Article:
US election: Letter from Canton, Ohio
If the polls are accurate, Canton, Ohio, is the kind of place that will help decide this year’s Presidential election.
The largest city in Stark County - the largest swing county in this most critical of swing states - it was once a thriving manufacturing centre bang in the middle of America’s midwestern industrial heartland. Only twenty-four miles up the highway is Akron, the birthplace of the storied Goodyear Tire and Rubber Company.
But in 2010 Canton was classed as one of the country’s most miserable cities by Forbes magazine, based on a host of indicators including unemployment and violent crime (it has since dropped off the top twenty and this year it’s Akron’s turn in the rankings). In a historical twist, the city was named after what was then called Canton, China. Today, we know it as Guangzhou, a bustling manufacturing hub in Guangdong province.
Talk to small businesses and residents here and it doesn’t take long for them to open up about how hard it’s been, and just how hard it remains. A florist in downtown Canton summed it up thus when asked how business had been over the last four years: “Horrible.”
Talk some more and it becomes clear that moving in lockstep with (and perhaps feeding off) the hard times has been a corrosive polarising force. A couple of conversations in and that rousing speech at the 2004 Democratic convention by the-then Illinois Senate Candidate Obama - “There is not a liberal America and a conservative America... There is not a Black America and a White America and Latino America and Asian America...There is the United States of America” - seems depressingly distant.
Instead, whispers abound about the motives of those who seek to unseat President Obama. Robert Capestrain, an ex-county commissioner who supports the incumbent, was blunt. “It is politically incorrect to admit that [there is racism at work in some of the opposition to the President], so nobody admits it, but it is below the surface,” he said to nods of agreement from his friends (all fellow Democrats) at a local grill yesterday.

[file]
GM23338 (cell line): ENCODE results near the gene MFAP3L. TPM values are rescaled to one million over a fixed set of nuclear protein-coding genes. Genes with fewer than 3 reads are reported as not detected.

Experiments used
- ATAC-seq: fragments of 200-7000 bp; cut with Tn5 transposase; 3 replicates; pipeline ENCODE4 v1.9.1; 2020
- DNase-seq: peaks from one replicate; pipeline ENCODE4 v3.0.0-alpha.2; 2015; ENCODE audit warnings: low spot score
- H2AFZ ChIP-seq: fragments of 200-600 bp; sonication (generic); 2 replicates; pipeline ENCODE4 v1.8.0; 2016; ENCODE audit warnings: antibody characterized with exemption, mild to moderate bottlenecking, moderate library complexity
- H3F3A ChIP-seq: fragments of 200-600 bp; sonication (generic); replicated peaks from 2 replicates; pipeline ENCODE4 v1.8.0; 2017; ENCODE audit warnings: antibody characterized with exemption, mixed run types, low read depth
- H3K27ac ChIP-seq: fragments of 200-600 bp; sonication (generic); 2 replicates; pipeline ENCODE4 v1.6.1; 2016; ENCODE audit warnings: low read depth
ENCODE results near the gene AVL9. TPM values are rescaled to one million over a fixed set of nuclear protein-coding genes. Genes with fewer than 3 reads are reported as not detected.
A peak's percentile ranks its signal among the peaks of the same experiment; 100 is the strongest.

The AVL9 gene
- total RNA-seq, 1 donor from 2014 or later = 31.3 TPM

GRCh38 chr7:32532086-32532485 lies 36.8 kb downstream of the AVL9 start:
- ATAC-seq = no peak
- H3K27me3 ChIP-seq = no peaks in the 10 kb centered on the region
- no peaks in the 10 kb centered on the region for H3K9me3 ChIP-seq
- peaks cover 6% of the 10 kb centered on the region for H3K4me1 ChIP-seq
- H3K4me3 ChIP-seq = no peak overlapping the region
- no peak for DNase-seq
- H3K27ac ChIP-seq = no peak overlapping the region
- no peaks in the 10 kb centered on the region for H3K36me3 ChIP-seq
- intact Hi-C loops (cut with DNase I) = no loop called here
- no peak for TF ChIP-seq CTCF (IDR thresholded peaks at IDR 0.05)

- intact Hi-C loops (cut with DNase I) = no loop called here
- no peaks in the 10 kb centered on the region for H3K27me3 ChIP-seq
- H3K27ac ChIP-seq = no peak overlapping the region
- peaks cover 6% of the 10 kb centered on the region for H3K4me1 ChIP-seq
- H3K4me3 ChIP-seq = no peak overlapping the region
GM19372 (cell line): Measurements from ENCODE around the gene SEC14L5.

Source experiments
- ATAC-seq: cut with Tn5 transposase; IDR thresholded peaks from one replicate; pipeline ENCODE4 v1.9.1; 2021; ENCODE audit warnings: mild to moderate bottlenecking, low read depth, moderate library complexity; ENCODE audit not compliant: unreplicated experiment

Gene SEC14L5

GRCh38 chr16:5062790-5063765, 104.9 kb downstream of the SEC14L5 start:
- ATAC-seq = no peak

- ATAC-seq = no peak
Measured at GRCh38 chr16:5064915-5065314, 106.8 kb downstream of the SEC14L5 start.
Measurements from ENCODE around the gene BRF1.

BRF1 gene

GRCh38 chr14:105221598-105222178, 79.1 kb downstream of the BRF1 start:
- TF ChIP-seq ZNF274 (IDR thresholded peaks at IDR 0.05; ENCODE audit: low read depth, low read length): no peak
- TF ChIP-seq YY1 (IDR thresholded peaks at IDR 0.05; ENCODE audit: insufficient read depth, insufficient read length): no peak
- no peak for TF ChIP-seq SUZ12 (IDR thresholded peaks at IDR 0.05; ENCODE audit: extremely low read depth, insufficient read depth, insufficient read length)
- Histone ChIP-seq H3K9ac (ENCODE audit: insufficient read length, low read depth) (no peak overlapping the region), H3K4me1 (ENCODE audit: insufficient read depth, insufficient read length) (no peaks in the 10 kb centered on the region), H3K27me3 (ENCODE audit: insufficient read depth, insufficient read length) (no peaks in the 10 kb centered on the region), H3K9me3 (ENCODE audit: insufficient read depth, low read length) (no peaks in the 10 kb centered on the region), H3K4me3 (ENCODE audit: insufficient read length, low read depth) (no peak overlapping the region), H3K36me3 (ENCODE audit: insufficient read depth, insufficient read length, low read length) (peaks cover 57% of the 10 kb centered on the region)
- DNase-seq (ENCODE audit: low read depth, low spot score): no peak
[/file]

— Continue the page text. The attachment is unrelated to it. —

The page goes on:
On the other side of the political divide, you could pick up distrust of the campaign for early voting (which tends to favour Democrats). By some, it was spoken of almost as some kind of conspiracy against conservatives (who, to make another sweeping generalisation, tend to vote on election day).
This chatter is not scientific, nor is it in any way conclusive. But it does speak of a broken place - a broken place that will help make the next President.
Lammily: Barbie-like doll hits Kickstarter fundraising target in a day
Belle Knox: How the porn star student from Duke University became bigger than Justin Bieber
Top 10 most expensive cities in the world: Singapore named costliest place to live – but what about London?
Oscar Pistorius trial: Neighbour feared athlete would use gun that killed his girlfriend Reeva Steenkamp to shoot himself
Channel 4 announces two-hour TV show to be broadcast 'Live from Space' later this month
Apple's Tim Cook: Business isn’t just about making profit
Thousands of young people forced to go without food after benefits wrongly stopped under 'draconian' new sanctions regime
Ukraine crisis: New navy chief 'defects' and surrenders Crimean HQ as Putin claims ultranationalists forced intervention
Britain's top vet sparks controversy with call for ban on slashing animals' throats in 'ritual' slaughters for halal and kosher meat products
Ukraine crisis: Russia dismisses '3am ultimatum' as 'total nonsense'
If you're horrified by a flame-roasted dog, you should be shocked at a hog roast
- 1 The future of sex: The first female condoms were derided, mistrusted and shunned - but will their modern counterparts catch on?
- 2 South African rhino finally put down after roaming Kruger park for days with horn hacked off and bullet in brain
- 3 Channel 4 announces two-hour TV show to be broadcast 'Live from Space' later this month
- 4 Man stabbed with Legend of Zelda Master Sword in serious condition
- 5 Study suggests that 'gaydars' are real - at least for women
£45 - 60k Per Annum: Charter Selection: Highly profitable leisure brand, marke...
£30000 - £50000 per annum + Highly Competitive Salary: Austen Lloyd: Residenti...
£40k to £50k pa OTE £80k: Charter Selection: My client, a leading profitable a...
£46,141 to £51,816: Public Prosecution Service for Northern Ireland: The PPS i...